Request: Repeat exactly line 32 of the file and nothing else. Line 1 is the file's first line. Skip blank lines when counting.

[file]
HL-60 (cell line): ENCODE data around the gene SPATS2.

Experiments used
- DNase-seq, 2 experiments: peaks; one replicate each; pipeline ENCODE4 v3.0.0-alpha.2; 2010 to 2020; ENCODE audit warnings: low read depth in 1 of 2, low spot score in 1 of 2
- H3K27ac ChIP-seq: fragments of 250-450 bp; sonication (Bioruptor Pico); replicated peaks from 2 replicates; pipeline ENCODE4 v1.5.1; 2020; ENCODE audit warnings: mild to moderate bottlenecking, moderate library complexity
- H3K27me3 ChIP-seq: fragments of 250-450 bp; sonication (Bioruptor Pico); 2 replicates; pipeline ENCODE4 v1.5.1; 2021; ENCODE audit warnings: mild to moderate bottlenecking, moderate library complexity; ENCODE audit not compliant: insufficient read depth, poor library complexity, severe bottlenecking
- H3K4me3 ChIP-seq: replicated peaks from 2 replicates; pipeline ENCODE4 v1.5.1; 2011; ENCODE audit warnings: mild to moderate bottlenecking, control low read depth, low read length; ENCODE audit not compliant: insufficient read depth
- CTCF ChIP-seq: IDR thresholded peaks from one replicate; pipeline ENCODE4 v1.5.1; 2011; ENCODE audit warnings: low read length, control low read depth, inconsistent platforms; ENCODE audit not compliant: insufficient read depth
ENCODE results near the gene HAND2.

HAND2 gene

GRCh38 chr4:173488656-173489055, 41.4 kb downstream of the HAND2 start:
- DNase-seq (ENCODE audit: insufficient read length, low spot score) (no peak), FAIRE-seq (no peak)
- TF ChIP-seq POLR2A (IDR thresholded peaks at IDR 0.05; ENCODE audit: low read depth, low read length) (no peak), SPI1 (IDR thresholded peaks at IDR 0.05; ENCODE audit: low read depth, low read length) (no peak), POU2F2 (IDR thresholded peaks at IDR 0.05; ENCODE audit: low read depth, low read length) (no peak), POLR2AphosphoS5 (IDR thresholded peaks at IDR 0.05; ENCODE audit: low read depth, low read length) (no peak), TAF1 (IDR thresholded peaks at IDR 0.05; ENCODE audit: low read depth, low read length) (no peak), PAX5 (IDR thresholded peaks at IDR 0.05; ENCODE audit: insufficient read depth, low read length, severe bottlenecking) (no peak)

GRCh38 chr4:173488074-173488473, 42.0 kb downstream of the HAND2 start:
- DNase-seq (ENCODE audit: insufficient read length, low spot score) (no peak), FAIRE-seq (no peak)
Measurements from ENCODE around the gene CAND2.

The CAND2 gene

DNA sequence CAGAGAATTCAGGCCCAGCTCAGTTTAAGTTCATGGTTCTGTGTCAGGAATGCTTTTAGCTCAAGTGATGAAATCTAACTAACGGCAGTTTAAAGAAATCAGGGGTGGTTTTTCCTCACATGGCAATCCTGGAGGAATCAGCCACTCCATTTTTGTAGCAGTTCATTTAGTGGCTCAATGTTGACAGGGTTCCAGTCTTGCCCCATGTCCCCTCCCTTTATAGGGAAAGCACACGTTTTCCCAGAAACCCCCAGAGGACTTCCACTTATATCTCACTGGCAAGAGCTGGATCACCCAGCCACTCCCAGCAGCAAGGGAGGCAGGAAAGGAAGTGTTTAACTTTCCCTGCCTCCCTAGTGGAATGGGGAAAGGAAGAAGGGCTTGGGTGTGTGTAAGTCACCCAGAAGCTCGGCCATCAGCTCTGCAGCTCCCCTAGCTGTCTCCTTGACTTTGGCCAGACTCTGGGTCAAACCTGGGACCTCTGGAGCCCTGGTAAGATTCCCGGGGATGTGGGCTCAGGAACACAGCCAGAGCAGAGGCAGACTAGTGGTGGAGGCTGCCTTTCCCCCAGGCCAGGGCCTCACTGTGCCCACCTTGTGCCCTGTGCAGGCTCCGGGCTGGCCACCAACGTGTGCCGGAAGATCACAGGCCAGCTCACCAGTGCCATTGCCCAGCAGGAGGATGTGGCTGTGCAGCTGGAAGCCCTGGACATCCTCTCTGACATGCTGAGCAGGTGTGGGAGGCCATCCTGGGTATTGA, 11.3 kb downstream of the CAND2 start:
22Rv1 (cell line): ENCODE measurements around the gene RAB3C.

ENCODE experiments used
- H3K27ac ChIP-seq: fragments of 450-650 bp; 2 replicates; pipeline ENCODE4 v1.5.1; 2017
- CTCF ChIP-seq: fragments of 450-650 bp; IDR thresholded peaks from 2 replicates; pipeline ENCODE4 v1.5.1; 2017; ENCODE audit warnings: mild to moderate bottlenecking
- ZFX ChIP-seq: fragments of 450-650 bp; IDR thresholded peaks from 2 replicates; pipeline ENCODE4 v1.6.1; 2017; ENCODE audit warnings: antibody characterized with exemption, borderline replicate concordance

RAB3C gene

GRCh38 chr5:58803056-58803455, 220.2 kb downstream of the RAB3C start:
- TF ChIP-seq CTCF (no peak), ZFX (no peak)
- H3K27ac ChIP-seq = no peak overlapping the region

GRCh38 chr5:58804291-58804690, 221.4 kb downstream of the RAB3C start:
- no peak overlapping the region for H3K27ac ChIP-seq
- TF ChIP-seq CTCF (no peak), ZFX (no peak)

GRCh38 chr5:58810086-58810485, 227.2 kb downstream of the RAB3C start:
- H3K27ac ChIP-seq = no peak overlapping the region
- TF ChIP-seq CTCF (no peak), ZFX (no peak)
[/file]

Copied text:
- TF ChIP-seq CTCF (no peak), ZFX (no peak)